An online petition, aimed at the United Nations as well as the Iranian and Afghan governments, had received more than 53,000 signatures as of June 11.

History Of Discrimination

International human rights groups have long documented violations against Afghan refugees and migrants in Iran, including physical abuse, detention in unsanitary and inhumane conditions, forced payment for transportation and accommodation in camps, slave labor, and the separation of families.

In May, dozens of Afghans illegally crossed into Iran and were detained by Iranian border guards, who allegedly beat, tortured, and then forced them to jump into the Harirud, a 1,100 kilometer-long river shared by Afghanistan, Iran, and Turkmenistan. Many of them drowned.

Iran denied the incident took place on Iranian soil. But Afghan and Iranian authorities launched a joint investigation, the results of which have not yet been released.

And in December 2018, a viral video appeared to show an Iranian police officer slapping, insulting, and humiliating a group of Afghan migrants.

The UN estimates the number of Afghan citizens in Iran at just under 1 million. Tehran puts the figure of documented and undocumented Afghan refugees and migrants closer to 3 million.

For decades, Afghans weary of war and poverty have turned to Iran to earn a living. Tehran has expelled many Afghans -- who are often blamed for insecurity and unemployment -- and periodically threatens those who remain with mass expulsion.

Many other Afghans moved to Iran following the decade-long Soviet occupation of Afghanistan and the long civil war that followed the Soviet withdrawal.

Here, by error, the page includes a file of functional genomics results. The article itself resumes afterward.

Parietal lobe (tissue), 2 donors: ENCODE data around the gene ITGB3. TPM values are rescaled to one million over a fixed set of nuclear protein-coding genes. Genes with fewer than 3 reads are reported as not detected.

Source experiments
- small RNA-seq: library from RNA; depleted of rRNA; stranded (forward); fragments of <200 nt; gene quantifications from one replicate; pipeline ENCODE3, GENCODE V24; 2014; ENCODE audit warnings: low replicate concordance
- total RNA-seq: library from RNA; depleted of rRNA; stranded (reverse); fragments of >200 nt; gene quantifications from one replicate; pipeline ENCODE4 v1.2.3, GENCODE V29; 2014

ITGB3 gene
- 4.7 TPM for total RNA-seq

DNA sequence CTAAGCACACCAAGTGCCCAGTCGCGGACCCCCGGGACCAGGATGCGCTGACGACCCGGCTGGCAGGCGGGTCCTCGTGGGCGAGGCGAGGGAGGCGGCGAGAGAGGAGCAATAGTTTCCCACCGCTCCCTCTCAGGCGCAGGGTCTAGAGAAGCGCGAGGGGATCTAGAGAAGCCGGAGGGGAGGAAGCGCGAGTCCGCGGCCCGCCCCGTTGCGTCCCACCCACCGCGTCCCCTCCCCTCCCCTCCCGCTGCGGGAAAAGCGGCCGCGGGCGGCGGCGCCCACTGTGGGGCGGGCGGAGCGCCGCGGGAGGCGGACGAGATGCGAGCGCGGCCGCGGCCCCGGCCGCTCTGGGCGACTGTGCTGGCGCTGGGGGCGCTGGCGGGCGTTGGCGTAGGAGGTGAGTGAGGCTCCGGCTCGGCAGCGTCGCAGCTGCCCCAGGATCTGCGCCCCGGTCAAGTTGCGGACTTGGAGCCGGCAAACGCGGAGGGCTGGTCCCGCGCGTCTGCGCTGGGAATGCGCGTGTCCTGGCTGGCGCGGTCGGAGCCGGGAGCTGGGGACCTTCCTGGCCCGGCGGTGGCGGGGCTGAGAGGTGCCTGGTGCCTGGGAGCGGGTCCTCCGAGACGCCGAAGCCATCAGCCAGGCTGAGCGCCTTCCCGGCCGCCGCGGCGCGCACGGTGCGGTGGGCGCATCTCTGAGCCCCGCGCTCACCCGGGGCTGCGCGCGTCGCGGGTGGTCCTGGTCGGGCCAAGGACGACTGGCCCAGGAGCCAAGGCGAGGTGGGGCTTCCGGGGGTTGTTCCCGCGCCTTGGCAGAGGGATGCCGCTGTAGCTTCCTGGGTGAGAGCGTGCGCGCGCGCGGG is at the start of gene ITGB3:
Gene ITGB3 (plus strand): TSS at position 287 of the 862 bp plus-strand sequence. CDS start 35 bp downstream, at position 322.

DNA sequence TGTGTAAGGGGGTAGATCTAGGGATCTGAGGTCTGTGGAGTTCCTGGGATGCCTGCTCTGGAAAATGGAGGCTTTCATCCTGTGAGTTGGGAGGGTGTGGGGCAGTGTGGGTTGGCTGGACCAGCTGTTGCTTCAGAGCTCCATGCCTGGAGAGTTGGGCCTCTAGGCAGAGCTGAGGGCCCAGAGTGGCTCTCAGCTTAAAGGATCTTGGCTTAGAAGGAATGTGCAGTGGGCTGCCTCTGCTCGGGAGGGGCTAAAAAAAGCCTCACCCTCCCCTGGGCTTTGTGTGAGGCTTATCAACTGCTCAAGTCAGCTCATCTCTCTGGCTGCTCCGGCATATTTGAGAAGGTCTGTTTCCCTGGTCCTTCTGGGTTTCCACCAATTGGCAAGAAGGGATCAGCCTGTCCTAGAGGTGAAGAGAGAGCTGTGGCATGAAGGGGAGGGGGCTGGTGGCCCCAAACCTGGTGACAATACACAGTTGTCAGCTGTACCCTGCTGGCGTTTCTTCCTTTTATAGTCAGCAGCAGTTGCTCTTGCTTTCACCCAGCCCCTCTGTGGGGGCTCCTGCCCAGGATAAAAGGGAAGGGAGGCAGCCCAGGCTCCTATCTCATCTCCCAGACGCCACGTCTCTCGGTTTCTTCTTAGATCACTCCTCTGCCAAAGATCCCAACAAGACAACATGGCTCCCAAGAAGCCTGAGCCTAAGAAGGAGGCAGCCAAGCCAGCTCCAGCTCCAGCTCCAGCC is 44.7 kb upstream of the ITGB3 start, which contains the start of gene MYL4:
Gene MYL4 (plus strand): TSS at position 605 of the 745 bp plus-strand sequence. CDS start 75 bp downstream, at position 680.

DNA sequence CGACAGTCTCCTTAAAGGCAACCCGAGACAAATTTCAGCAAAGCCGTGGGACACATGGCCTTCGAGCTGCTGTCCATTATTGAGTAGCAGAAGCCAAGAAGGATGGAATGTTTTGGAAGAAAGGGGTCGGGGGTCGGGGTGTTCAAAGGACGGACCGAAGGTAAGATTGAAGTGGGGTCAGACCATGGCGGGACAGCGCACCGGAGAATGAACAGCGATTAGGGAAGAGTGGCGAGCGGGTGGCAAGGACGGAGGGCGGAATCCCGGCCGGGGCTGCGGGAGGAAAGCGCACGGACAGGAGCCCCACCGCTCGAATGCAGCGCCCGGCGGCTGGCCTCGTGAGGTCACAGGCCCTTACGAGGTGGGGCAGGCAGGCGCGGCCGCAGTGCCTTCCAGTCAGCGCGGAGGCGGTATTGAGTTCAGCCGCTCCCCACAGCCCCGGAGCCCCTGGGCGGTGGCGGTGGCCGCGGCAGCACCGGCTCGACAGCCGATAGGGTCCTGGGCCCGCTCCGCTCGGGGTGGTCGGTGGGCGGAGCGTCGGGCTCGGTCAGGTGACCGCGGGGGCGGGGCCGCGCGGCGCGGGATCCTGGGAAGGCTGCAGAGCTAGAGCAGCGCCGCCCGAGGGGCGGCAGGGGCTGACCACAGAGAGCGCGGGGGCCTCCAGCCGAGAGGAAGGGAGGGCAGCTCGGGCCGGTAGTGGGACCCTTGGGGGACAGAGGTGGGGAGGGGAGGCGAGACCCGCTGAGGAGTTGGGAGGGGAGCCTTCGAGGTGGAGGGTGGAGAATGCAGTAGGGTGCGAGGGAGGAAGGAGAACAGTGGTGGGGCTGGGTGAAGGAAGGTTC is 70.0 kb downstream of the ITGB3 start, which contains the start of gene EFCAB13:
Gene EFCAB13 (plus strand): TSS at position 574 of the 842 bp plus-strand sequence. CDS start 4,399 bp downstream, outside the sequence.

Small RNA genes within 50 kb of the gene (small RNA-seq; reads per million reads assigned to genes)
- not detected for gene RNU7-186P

Others sought refuge in Iran after the fundamentalist Taliban took power in Afghanistan. After the U.S.-led invasion that followed the 9/11 terrorist attacks in 2001, some Afghans left for Iran in search of jobs, although hundreds of thousands of them returned last year amid a crippling economic crisis in the country.

Thus far in 2020, it is estimated that more than 310,000 Afghans living in Iran have returned home, according to the International Organization for Migration (IOM). Some have returned due to the coronavirus pandemic, which has hit Iran particularly hard, and the worsening economic situation there. Many Afghans take on menial work that many Iranians are not interested in.

In 2015, Iranian Supreme Leader Ayatollah Ali Khamenei issued a decree allowing all Afghan children to go to school. But Afghans are still denied basic services, including access to health care, jobs, and housing.

Vlad Plahotniuc is one of Moldova's wealthiest people. (file photo)

Vlad Plahotniuc, a powerful Moldovan oligarch who fled his home country last year amid a government shake-up, sought political asylum in the United States, but his application was rejected, according to a lawsuit filed in U.S. federal court.

In January, four months after making his application, Plahotniuc had his U.S. visa revoked after Secretary of State Mike Pompeo declared that his "corrupt actions undermined the rule of law and severely compromised the independence of democratic institutions in Moldova."

Plahotniuc sued in U.S. District Court for the Eastern District of New York, a month after the visa ban was announced, asserting that the ban deprived him "of his due process in the pending asylum proceedings and thereby places his life and liberty in grave danger."

The revelations from the suit were the latest chapter in the winding narrative of Plahotniuc, who is one of the wealthiest men in Moldova.

A longtime behind-the-scenes power broker, Plahotniuc fled Moldova in June 2019 after being pushed out of parliament as part of a government shake-up brokered by Russia, the United States, and other European partners.